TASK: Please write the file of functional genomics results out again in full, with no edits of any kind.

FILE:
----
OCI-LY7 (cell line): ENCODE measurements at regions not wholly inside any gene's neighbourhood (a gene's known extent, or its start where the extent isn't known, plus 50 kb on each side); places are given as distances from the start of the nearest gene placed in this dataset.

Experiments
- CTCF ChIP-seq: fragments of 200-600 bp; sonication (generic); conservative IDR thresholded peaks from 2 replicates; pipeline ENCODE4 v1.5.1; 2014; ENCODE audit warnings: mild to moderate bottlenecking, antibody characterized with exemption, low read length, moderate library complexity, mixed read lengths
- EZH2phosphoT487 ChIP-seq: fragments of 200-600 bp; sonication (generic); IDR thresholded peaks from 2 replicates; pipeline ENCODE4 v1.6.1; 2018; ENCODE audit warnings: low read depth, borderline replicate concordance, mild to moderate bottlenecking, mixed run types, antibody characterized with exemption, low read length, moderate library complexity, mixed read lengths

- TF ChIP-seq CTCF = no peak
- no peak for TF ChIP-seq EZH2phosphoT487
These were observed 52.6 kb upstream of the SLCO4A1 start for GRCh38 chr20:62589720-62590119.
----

OCI-LY7 (cell line): ENCODE measurements at regions not wholly inside any gene's neighbourhood (a gene's known extent, or its start where the extent isn't known, plus 50 kb on each side); places are given as distances from the start of the nearest gene placed in this dataset.

Experiments
- CTCF ChIP-seq: fragments of 200-600 bp; sonication (generic); conservative IDR thresholded peaks from 2 replicates; pipeline ENCODE4 v1.5.1; 2014; ENCODE audit warnings: mild to moderate bottlenecking, antibody characterized with exemption, low read length, moderate library complexity, mixed read lengths
- EZH2phosphoT487 ChIP-seq: fragments of 200-600 bp; sonication (generic); IDR thresholded peaks from 2 replicates; pipeline ENCODE4 v1.6.1; 2018; ENCODE audit warnings: low read depth, borderline replicate concordance, mild to moderate bottlenecking, mixed run types, antibody characterized with exemption, low read length, moderate library complexity, mixed read lengths

- TF ChIP-seq CTCF = no peak
- no peak for TF ChIP-seq EZH2phosphoT487
These were observed 52.6 kb upstream of the SLCO4A1 start for GRCh38 chr20:62589720-62590119.